To ensure the performance and reliability of our products and remain competitive, a highly simulation driven, virtual product development process is essential throughout all development stages. Especially in the field of fluid dynamics elaborate numerical methods are used for the assessment of early concept ideas as well as for the optimization of final component designs.

Beside the common RANS approaches, we are also applying high-fidelity, scale resolvingnumerical methods to capture the detailed, highly transient flow physics when indicated by the dominating phenomena, i.e. for ICE combustion, aero acoustics and transitional or cavitating flows. Here, resolving the relevant scales in space and time is essential for a proper component design and control of the working physics. On the one hand side, these methods come along with high computational effort and on the other hand side, we always endeavor to shorten the simulation turn around time. Thereby both, extended HPC resources and highly efficient and scalable numerical methods are necessary.

Up to now, for detailed Large Eddy Simulations we’re typically limited by the scalability of the established codes and the HPC resources available. To get a basis for future strategicdecision with respect to using HPC resources at HLRS, the performance and scalability of the latest versions of the used codes should be evaluated.

The subject of investigation are the flow dynamics and aeroacoustics of a turbulent subsonic jet.


Project name: Performance and accuracy of the linear-scaling DFT method applied to a complex metal oxide surface

Project leader: Prof Rubén Pérez; Universidad Autónoma de Madrid, SPAIN
Collaborators: Dr Milica Todorovic
(Universidad Autónoma de Madrid – ES)
Research field: Chemistry and Materials
Resource awarded: 10000 MIC core hours on MareNostrum Hybrid Nodes @ BSC, Spain; 50000 GPU core hours on Curie TN @ GENCI@CEA, France;

 

 

Abstract: Promising candidates for future organic solar cell and transistor devices involve complex nanoscale structures, with thin films of organic molecules and metal oxides layered between metallic electrodes. In order to improve their design and efficiency, it is important to understand the internal structure and properties of the multilayers and their interfaces.

In this computational PRACE project, we prepare for a large-scale computational study of organic molecules on the (101) surface of TiO2 anatase, a material of interest for industrial applications. Metal-oxides and their surfaces feature complex electronic structure and require accurate computational methods, but simulations of realistic large-scale systems further demand an innovative and highly-parallelised computational approach. We employ a linear-scaling DFT method implemented in the OpenMX code to simulate large-scale surface reconstructions, surface defects and molecule-surface interactions with a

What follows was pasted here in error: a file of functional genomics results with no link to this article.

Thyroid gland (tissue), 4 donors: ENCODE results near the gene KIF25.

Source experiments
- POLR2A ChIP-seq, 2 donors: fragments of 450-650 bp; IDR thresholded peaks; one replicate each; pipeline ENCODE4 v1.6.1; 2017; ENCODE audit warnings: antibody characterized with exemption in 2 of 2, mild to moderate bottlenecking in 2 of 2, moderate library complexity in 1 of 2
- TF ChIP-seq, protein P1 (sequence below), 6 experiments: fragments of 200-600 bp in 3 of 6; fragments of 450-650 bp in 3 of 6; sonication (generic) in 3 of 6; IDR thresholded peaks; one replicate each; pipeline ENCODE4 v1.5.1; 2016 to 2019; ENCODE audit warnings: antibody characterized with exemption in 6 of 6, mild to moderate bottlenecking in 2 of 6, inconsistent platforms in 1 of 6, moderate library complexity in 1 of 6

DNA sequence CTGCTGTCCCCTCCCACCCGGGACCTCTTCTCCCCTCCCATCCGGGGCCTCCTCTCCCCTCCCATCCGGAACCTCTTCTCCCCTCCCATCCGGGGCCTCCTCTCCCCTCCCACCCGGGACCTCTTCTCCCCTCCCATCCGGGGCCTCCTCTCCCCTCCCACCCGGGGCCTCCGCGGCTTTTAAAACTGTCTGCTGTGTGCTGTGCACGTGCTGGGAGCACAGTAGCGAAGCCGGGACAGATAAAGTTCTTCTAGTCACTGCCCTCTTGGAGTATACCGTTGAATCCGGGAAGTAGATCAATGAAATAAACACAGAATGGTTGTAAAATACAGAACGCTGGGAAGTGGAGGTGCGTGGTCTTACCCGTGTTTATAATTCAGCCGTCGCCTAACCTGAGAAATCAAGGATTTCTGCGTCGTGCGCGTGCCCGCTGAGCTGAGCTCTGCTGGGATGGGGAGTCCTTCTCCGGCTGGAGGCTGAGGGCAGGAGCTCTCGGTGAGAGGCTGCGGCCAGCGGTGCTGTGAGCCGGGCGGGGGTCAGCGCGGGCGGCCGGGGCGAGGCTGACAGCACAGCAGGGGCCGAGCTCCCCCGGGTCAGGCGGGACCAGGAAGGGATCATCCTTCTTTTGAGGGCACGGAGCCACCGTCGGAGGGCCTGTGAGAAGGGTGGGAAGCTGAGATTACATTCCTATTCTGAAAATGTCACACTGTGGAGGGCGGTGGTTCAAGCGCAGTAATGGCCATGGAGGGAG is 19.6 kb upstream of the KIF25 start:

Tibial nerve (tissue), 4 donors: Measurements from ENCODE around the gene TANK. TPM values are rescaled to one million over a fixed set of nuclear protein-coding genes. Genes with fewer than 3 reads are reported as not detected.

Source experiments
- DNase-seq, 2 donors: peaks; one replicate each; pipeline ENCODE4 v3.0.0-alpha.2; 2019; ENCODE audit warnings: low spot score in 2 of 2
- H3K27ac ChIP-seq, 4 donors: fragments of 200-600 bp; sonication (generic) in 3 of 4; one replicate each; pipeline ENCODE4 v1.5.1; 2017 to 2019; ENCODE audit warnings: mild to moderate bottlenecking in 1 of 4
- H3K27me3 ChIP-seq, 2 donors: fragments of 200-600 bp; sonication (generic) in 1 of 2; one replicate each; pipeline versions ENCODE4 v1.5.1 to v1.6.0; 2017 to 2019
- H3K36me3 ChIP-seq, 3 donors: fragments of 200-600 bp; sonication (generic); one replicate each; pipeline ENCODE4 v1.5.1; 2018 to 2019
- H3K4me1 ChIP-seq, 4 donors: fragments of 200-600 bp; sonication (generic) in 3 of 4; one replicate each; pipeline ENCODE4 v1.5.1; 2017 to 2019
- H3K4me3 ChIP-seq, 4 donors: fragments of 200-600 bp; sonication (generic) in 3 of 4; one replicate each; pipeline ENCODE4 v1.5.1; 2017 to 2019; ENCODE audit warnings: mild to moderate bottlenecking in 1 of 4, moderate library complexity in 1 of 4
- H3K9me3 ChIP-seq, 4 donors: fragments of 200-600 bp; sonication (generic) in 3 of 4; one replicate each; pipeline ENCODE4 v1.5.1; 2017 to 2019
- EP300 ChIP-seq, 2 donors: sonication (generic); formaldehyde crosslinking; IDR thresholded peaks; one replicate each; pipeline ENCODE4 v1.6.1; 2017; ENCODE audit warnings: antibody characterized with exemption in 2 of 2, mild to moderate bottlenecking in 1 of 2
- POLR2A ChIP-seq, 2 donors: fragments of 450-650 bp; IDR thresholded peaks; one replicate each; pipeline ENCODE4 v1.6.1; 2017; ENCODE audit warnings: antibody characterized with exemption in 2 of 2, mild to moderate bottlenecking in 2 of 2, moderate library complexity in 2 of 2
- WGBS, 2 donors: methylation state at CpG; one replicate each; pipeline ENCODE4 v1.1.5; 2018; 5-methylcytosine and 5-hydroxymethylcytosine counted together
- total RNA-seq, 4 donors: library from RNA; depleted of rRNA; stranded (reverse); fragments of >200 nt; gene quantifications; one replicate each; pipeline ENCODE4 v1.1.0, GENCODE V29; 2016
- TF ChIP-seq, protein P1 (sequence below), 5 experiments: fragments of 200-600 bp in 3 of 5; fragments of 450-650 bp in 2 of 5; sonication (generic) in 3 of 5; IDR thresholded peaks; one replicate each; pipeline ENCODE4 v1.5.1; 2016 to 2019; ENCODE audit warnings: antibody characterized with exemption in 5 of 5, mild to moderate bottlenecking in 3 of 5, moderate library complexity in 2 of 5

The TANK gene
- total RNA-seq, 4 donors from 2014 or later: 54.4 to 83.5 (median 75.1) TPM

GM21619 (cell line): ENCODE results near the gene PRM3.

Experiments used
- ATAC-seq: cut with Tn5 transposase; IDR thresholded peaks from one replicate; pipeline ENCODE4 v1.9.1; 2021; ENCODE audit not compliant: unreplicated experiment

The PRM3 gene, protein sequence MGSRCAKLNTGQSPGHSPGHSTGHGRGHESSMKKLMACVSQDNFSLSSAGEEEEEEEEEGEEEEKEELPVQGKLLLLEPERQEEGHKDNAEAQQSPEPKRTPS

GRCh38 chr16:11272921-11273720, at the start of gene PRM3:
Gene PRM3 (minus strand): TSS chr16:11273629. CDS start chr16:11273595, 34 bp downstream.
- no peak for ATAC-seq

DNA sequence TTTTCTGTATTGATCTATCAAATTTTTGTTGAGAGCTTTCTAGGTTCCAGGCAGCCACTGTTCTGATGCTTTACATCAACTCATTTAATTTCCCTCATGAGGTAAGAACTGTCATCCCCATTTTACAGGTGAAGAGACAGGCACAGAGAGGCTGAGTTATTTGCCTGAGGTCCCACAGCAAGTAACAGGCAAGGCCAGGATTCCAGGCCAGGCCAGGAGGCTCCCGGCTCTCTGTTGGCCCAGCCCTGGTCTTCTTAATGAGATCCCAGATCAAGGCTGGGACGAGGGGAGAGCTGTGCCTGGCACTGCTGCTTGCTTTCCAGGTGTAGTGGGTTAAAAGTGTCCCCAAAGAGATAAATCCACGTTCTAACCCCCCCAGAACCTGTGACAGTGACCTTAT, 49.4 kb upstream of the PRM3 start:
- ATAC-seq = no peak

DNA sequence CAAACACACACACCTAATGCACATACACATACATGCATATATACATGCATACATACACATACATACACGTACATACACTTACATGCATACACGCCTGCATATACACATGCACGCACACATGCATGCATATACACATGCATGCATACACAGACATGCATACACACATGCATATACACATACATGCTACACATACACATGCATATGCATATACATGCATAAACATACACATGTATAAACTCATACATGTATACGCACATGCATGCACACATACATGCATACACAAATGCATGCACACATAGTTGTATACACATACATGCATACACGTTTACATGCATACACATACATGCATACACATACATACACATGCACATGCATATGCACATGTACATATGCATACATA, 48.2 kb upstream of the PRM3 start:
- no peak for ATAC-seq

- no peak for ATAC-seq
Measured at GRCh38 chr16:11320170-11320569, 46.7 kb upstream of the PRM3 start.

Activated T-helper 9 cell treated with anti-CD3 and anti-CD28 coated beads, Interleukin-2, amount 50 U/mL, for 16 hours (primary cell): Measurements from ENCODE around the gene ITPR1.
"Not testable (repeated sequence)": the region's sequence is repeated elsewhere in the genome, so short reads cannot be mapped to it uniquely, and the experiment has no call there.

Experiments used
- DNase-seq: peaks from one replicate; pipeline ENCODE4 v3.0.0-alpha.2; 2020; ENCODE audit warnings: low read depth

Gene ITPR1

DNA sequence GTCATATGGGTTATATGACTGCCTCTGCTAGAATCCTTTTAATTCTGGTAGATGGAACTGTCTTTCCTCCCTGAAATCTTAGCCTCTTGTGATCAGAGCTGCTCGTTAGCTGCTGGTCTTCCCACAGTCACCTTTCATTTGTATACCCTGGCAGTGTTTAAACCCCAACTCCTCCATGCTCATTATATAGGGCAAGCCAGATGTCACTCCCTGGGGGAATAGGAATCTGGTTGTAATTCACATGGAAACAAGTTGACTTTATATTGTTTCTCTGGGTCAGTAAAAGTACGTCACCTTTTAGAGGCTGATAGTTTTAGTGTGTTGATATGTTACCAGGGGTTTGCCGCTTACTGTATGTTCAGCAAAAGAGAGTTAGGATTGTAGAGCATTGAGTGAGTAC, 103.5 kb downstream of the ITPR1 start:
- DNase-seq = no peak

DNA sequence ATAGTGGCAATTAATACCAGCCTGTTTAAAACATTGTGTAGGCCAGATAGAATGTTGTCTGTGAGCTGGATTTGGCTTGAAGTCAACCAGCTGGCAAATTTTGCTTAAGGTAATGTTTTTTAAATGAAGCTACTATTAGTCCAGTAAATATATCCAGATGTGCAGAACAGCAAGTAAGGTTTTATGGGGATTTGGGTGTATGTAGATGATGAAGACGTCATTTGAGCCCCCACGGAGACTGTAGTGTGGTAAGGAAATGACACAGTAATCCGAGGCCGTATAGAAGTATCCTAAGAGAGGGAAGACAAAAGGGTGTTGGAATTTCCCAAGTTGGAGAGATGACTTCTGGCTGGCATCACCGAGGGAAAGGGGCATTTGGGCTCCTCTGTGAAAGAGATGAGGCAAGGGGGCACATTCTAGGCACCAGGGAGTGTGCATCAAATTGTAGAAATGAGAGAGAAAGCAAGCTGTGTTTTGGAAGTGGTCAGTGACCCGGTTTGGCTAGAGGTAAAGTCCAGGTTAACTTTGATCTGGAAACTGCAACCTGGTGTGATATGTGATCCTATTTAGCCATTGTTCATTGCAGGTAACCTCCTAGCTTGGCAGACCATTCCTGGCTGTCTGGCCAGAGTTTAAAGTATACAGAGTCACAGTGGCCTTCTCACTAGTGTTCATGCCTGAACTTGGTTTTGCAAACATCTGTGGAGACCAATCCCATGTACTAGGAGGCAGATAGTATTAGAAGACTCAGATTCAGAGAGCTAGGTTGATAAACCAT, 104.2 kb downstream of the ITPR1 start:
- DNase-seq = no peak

high degree of accuracy. The aim of this preparatory work is to evaluate the level of accuracy required and explore code performance on anatase surface benchmark systems.

Simulation quality would be verified against accurate computational data and experimental results. This work is carried out in collaboration with experimental group of Dr. O. Custance (NIMS, Japan) and with Prof. T. Ozaki (JAIST, Japan).


Project name: Studies of magnetohydrodynamics instabilities in hypermassive neutron stars

Project leader: Prof Luciano Rezzolla; Institute for Theoretical Physics, Frankfurt am Main, GERMANY
Collaborators: Dr Daniela Alic;Mr. Filippo Galeazzi;Mr. Federico Guercilena;Dr Kentaro Takami;Dr Antonios Tsokaros;Dr Bruno Mundim
(Institute for Theoretical Physics, Frankfurt am Main – DEMax Planck Institute for Gravitational Physics – DE)
Research field: Astrophysics
Resource awarded: 100000 GPU core hours on SuperMUC @ GCS@LRZ, Germany;

 

 

Abstract: During the past decades, numerous astronomical observations across the entire electromagnetic spectrum (gamma-rays, X-rays, visible light, radio waves) allowed for the detection of some of the most energetic phenomena in the universe, such as gamma-ray bursts (GRBs) and supernovae, and for the discovery of compact objects, pulsars, active galactic nuclei (AGNs) etc. Thanks to the recent progress in numerical simulations and the significant increase of the computational capabilities, numerical relativity (investigating this phenomena via general relativistic numerical simulations) have become the leading tool for shedding light on the structure of these objects and the physical laws behind such spectacular events.

Despite decades of observations, a final consensus has not yet been reached on the exact mechanisms behind short gamma-ray bursts (GRBs), which are thought to originate from binary neutron star mergers. Numerical relativity simulations of compact binaries provide a promising instrument to unravel the physical processes powering a short GRB. In addition, compact binary mergers are among the most promising sources of gravitational waves (GWs), for which the first detection is expected just a few years from now. Numerical relativity is essential in order to predict the GW signals, thereby enabling their extraction form the noise of the detectors. Moreover, maximizing the scientific outcome of a GW detection will require the identification and study of coincident electromagnetic (EM) counterparts. With event rates for the NS-NS binary scenarios predicted in a wide range (between 0.4-400 per year), finding an association between a GW and an EM signal through short GRBs and their afterglows or precursors has recently become one of the most interesting open problems in contemporary astronomy as it provides yet another testbed for general relativity.